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January 21, 2012 / 74

Bare Naked GDP – the Worthless Indicator

It never ceases to amaze me that supposedly intelligent people use GDP as a measure of the health of national economies. Perhaps I should specify “unadjusted GDP”. Perhaps these people don’t realize that government spending is included in GDP?

So total GDP is NOT a measure of economic health, or growth. It is simply a measure of total spending by all sources – which means absolutely nothing in any real sense.

Take China. Bare naked GDP says their economy has been “growing” at over 9% for some time. But a large part of that “growth” includes the building of “ghost cities”. Ghost cities are cities that no one lives in, no one works in, no one has any use for at all, a case of central planning gone crazy. One such city in the Mongolian desert was built to house and provide workplaces for a million people… people who don’t live there or work there: people who don’t exist in any real sense. The completed city is empty.

How much does it cost an economy to build infrastructure that is not needed or used or even useful? Shouldn’t this amount be SUBTRACTED from a measure of economic health? Shouldn’t government spending on “make work” projects be counted as a negative-times-two since not only was the money wasted on the project’s cost, but it was diverted from other perhaps more useful and needed projects? Wouldn’t such spending levels by a government actually undermine, and possibly destroy an economy?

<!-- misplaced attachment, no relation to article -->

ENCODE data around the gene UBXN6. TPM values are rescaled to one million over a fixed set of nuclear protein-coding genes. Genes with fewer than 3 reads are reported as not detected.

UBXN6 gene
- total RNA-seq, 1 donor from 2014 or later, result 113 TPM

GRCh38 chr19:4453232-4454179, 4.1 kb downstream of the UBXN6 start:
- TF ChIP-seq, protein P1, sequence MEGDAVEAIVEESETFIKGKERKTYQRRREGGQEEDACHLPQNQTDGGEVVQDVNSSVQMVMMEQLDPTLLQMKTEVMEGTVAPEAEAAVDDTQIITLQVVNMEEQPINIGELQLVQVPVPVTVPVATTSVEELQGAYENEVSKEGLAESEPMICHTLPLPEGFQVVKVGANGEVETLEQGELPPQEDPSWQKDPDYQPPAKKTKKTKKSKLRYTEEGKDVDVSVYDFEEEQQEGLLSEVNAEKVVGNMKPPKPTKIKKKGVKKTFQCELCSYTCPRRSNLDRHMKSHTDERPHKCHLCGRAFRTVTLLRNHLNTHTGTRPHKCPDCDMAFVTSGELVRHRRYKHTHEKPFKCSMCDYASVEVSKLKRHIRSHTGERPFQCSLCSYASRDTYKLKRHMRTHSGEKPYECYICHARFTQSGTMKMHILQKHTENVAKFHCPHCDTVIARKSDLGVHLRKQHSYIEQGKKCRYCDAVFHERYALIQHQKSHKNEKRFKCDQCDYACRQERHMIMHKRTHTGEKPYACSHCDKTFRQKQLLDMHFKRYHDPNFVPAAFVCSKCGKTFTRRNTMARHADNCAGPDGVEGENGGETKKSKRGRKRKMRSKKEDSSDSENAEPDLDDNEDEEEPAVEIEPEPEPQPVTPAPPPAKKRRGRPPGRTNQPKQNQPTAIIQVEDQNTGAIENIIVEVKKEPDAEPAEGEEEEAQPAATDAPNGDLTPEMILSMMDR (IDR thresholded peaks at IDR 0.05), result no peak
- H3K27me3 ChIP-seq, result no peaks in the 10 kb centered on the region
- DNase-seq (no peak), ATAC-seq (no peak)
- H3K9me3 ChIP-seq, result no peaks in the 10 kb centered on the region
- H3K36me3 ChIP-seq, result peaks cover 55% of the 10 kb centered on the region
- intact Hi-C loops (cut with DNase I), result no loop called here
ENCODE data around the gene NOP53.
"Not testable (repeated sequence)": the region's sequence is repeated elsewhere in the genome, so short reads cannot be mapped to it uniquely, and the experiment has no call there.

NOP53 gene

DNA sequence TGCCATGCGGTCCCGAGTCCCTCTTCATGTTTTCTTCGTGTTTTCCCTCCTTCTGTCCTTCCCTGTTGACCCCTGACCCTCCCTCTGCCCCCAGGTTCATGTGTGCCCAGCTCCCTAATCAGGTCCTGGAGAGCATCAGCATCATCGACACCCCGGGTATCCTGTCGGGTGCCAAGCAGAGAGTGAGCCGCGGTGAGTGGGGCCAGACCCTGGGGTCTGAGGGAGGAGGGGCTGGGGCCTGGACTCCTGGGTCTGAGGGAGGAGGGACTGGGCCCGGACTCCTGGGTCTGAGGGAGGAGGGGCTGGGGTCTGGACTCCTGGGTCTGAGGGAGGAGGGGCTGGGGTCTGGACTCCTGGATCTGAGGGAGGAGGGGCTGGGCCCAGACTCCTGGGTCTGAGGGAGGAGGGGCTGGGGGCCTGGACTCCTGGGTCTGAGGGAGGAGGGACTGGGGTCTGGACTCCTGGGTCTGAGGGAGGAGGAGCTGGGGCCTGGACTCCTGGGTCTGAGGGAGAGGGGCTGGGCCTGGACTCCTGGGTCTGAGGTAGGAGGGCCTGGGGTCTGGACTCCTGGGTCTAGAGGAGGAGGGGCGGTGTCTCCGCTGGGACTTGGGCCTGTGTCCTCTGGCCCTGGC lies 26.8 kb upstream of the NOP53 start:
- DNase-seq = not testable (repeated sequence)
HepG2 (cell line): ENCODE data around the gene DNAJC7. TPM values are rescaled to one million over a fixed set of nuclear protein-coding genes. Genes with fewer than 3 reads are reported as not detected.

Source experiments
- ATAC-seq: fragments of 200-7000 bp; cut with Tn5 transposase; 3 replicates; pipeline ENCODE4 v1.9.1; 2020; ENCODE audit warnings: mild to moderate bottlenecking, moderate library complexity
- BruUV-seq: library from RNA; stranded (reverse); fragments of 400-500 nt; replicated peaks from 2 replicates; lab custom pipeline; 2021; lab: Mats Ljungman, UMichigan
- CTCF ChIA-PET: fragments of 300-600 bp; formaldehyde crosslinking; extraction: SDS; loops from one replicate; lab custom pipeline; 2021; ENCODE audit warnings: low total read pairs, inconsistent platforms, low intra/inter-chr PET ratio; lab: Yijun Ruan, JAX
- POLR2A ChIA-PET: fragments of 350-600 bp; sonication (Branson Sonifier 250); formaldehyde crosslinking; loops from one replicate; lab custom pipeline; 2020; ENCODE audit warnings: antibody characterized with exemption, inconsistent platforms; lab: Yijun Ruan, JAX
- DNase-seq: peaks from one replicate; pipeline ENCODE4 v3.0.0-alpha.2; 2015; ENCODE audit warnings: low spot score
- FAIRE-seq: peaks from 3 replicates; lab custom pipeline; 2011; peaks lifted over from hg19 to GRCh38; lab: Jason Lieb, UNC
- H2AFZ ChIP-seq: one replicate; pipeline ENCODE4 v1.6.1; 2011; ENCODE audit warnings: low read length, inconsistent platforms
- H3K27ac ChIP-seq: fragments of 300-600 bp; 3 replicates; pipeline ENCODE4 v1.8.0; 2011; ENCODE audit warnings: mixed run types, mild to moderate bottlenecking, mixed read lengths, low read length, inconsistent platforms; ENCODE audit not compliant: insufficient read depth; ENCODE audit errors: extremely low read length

And GDP is generally posted in terms of the amount spent which supposedly represents the “size” of the economy. So a nation that inflates its fiat currency by 100% will experience a 100% growth rate. “But wait,” you say! “GDP is adjusted for inflation!” Really? Where do you get the inflation numbers? In the US, the Treasury or the FED provides them. But as we are increasingly coming to understand, the numbers from the FED cannot be trusted. (Stated inflation of 2% does not match up with food inflation of 25%)

Unadjusted GDP is not any kind of measure of the health or size of an economy. Especially when the country uses fiat currency.

I’d think that the subtraction of ALL government transactions, both spending and revenue, and the percentage of that government spending of the total, would be a much more accurate measures of both the size of the economy, and it’s health.


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